When John Gibb came onboard as President, he resolved a number of problems that had plagued AUGI since its inception. Here were a few of them:
1. Certain people within AUGI had managed certain programs and resources and knew exactly what they were doing and what was required to keep on doing what they were doing. But if any of these people fell out of the picture for any reason, it left the rest of the Board (indeed the rest of the organization) hanging. John wanted a Plan B if Plan A ever fell through. Imagine that!
2. The trips for the Board to meet face to face with Autodesk were getting expensive, yet the activity level of the organization was increasing and AUGI was struggling to keep up. Now that AUGI had complete budget control, it made sense to start allocating funds according to membership interest, being more frugal about Board resource spending, and most importantly, to find alternative means of communication among Board members that weren't so costly. This was the year that monthly group phone meetings really took off.
3. Members new to the Board of Directors rarely had any idea what their duties and responsibilities were, let alone what they could and could not expense, expect in the way of required travel, and days off for AUGI business. There really was no manual for being a Board Member, and it made sense to put one together so that members could know what they were really volunteering for.
There were other concerns John had about the organization, but these were very high priorities for him and over the course of a year he managed to convey that concern effectively to the organization. Things make a lot of sense now at the leadership level, especially for newbies.
I think every President goes through a period of hell with AUGI that cannot be avoided... the issues vary each year, but at some point the President is put through fire and the organization has always benefited by the character of these people when they survived it. John's biggest crisis this year was unreliable provider services and technologies that plagued the organization's website reliability and online resources, from unstable mail lists, which would send 19,000 copies of a newsletter to one member's address to having the website completely crash. The leadership folks took some pretty heavy criticism from AUGI members for things that very often were beyond the leaders' control. After trying out many new providers and spending a lot of hours beating on provider tech support staff, things finally stabilized in late fall.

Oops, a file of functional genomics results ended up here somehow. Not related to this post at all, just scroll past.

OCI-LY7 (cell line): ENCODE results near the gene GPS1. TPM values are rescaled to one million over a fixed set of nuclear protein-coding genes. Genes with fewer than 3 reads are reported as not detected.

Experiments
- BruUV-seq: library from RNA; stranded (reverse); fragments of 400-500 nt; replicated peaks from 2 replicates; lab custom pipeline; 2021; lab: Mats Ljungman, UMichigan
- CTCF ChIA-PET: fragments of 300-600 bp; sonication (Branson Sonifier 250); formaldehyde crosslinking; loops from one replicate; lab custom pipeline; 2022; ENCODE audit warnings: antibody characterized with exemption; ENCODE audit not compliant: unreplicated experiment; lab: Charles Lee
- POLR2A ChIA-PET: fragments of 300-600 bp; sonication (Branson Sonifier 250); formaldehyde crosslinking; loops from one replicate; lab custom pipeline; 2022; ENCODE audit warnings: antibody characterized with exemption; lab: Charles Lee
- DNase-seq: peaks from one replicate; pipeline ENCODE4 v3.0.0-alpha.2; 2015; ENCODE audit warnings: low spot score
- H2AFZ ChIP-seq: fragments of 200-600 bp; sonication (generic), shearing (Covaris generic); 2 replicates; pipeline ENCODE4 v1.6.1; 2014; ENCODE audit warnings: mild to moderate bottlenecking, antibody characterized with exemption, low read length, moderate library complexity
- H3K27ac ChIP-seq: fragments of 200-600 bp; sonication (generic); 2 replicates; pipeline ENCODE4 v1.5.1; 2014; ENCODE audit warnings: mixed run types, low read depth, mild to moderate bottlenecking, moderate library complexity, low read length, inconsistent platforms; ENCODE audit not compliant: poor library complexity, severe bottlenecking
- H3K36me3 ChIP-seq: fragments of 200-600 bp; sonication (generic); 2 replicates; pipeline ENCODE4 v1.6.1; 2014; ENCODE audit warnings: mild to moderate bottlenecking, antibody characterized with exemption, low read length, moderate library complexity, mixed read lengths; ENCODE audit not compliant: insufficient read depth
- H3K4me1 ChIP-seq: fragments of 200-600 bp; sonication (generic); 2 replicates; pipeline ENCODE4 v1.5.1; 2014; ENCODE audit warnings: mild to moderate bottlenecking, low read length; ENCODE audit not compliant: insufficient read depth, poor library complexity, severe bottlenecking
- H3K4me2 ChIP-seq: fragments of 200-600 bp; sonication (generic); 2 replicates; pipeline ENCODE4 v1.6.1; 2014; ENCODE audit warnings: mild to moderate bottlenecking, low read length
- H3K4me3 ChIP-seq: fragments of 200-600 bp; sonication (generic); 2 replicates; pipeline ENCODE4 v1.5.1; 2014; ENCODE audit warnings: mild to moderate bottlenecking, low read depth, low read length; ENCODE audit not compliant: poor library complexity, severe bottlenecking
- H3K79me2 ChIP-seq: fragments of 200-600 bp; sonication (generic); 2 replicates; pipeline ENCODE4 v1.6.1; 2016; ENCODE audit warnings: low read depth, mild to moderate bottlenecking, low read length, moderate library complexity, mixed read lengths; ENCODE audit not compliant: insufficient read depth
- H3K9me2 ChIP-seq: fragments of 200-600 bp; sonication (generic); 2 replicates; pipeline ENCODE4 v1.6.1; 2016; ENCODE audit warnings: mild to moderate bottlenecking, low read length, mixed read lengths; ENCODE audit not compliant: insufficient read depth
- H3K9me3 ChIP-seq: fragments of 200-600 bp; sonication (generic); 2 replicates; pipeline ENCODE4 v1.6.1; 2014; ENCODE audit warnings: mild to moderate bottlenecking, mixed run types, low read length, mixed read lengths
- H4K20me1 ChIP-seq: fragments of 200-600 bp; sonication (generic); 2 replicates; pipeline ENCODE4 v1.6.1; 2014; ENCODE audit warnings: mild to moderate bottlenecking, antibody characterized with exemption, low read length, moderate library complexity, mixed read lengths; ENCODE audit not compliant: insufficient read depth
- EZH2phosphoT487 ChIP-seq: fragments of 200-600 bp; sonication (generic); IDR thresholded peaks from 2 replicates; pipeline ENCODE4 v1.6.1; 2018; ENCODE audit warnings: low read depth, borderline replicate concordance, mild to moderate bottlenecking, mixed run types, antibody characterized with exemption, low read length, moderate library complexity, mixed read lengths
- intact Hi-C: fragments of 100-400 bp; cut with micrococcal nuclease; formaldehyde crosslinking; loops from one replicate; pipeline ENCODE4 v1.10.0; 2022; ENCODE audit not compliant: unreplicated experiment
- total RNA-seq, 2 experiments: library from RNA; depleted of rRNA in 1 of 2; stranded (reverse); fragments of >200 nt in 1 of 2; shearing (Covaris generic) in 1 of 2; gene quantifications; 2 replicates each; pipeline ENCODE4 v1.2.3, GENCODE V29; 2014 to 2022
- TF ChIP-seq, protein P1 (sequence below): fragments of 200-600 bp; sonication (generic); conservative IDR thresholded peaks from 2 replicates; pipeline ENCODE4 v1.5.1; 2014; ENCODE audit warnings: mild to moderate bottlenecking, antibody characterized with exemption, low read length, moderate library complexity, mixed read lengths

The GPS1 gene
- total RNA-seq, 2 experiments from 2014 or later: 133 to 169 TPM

Some of this chaos was due again to mind-boggling increases in membership making demands of online facilities that were simply underpowered to handle them, and some of it was due to outright incompetence on the provider's staff. We owe a great deal of gratitude to John and the Board this year for taking the heat (and we're grateful to membership for understanding our predicament). We also owe webmaster Stephen Cotton a big thank you for beating on the provider's doors when they failed to fix things time and time again, and to Scott McFarlane for shifting into 'enough of this, we'll do it ourselves' mode and whipping this site into a powerful data-driven machine.